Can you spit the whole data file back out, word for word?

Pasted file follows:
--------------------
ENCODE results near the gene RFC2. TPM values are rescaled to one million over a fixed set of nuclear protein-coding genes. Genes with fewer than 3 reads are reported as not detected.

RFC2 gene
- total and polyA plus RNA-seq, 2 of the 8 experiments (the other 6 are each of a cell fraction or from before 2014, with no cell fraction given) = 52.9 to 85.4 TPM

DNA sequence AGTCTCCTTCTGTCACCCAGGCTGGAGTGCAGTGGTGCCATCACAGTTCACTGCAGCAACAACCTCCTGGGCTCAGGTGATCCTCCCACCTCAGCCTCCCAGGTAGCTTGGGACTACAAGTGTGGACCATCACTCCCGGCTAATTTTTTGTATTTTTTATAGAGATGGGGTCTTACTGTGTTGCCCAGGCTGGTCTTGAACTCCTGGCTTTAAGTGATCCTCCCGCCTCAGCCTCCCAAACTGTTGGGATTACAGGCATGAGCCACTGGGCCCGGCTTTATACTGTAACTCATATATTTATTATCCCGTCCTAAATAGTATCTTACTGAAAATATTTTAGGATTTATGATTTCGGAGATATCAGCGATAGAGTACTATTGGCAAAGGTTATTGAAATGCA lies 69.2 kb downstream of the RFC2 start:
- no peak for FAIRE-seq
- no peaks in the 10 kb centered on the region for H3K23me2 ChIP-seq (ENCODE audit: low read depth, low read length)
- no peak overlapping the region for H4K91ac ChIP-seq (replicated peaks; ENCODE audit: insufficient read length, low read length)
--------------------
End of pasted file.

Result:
ENCODE results near the gene RFC2. TPM values are rescaled to one million over a fixed set of nuclear protein-coding genes. Genes with fewer than 3 reads are reported as not detected.

RFC2 gene
- total and polyA plus RNA-seq, 2 of the 8 experiments (the other 6 are each of a cell fraction or from before 2014, with no cell fraction given) = 52.9 to 85.4 TPM

DNA sequence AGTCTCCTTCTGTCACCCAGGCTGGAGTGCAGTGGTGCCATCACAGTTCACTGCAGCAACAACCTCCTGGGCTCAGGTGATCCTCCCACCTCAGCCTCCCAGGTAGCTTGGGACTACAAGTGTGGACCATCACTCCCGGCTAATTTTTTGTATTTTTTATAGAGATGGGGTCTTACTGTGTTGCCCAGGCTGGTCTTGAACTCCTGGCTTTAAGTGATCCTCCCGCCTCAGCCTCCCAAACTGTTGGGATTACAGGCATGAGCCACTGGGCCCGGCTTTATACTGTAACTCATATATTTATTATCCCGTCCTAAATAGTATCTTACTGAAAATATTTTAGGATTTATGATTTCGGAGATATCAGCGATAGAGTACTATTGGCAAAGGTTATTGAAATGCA lies 69.2 kb downstream of the RFC2 start:
- no peak for FAIRE-seq
- no peaks in the 10 kb centered on the region for H3K23me2 ChIP-seq (ENCODE audit: low read depth, low read length)
- no peak overlapping the region for H4K91ac ChIP-seq (replicated peaks; ENCODE audit: insufficient read length, low read length)